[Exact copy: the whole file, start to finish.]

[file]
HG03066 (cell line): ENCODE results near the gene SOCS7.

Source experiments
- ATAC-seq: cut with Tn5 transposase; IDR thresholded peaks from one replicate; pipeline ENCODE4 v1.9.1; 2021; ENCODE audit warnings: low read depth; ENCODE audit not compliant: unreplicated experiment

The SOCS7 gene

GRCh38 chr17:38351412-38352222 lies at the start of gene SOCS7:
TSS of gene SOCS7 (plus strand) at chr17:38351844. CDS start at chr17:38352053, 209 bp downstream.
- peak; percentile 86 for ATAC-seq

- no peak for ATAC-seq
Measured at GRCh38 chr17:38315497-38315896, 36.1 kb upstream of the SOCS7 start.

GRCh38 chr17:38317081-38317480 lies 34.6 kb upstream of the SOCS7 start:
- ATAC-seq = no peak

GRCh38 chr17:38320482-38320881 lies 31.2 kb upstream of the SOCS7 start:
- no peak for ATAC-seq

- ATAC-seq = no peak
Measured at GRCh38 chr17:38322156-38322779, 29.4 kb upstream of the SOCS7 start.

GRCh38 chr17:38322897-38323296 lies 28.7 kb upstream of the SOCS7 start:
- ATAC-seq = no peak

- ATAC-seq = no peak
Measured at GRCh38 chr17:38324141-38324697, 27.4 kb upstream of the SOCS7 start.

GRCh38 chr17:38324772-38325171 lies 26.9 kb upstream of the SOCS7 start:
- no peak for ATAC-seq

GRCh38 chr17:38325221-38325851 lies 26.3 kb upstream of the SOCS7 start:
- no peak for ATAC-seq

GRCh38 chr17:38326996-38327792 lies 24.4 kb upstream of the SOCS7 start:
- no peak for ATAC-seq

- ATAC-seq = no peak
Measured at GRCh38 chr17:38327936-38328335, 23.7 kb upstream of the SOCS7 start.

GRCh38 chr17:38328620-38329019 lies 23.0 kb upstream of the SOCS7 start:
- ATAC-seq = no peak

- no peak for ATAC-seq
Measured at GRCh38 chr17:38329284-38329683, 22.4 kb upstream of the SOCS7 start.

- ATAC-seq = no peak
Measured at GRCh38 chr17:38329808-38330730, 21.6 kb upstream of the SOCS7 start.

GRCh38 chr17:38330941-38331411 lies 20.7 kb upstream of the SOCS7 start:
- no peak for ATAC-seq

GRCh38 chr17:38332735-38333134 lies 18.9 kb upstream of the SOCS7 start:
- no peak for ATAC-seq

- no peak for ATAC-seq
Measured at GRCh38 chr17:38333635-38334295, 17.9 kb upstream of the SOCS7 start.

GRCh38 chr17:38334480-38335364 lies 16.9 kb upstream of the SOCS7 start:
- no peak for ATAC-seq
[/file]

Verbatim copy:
HG03066 (cell line): ENCODE results near the gene SOCS7.

Source experiments
- ATAC-seq: cut with Tn5 transposase; IDR thresholded peaks from one replicate; pipeline ENCODE4 v1.9.1; 2021; ENCODE audit warnings: low read depth; ENCODE audit not compliant: unreplicated experiment

The SOCS7 gene

GRCh38 chr17:38351412-38352222 lies at the start of gene SOCS7:
TSS of gene SOCS7 (plus strand) at chr17:38351844. CDS start at chr17:38352053, 209 bp downstream.
- peak; percentile 86 for ATAC-seq

- no peak for ATAC-seq
Measured at GRCh38 chr17:38315497-38315896, 36.1 kb upstream of the SOCS7 start.

GRCh38 chr17:38317081-38317480 lies 34.6 kb upstream of the SOCS7 start:
- ATAC-seq = no peak

GRCh38 chr17:38320482-38320881 lies 31.2 kb upstream of the SOCS7 start:
- no peak for ATAC-seq

- ATAC-seq = no peak
Measured at GRCh38 chr17:38322156-38322779, 29.4 kb upstream of the SOCS7 start.

GRCh38 chr17:38322897-38323296 lies 28.7 kb upstream of the SOCS7 start:
- ATAC-seq = no peak

- ATAC-seq = no peak
Measured at GRCh38 chr17:38324141-38324697, 27.4 kb upstream of the SOCS7 start.

GRCh38 chr17:38324772-38325171 lies 26.9 kb upstream of the SOCS7 start:
- no peak for ATAC-seq

GRCh38 chr17:38325221-38325851 lies 26.3 kb upstream of the SOCS7 start:
- no peak for ATAC-seq

GRCh38 chr17:38326996-38327792 lies 24.4 kb upstream of the SOCS7 start:
- no peak for ATAC-seq

- ATAC-seq = no peak
Measured at GRCh38 chr17:38327936-38328335, 23.7 kb upstream of the SOCS7 start.

GRCh38 chr17:38328620-38329019 lies 23.0 kb upstream of the SOCS7 start:
- ATAC-seq = no peak

- no peak for ATAC-seq
Measured at GRCh38 chr17:38329284-38329683, 22.4 kb upstream of the SOCS7 start.

- ATAC-seq = no peak
Measured at GRCh38 chr17:38329808-38330730, 21.6 kb upstream of the SOCS7 start.

GRCh38 chr17:38330941-38331411 lies 20.7 kb upstream of the SOCS7 start:
- no peak for ATAC-seq

GRCh38 chr17:38332735-38333134 lies 18.9 kb upstream of the SOCS7 start:
- no peak for ATAC-seq

- no peak for ATAC-seq
Measured at GRCh38 chr17:38333635-38334295, 17.9 kb upstream of the SOCS7 start.

GRCh38 chr17:38334480-38335364 lies 16.9 kb upstream of the SOCS7 start:
- no peak for ATAC-seq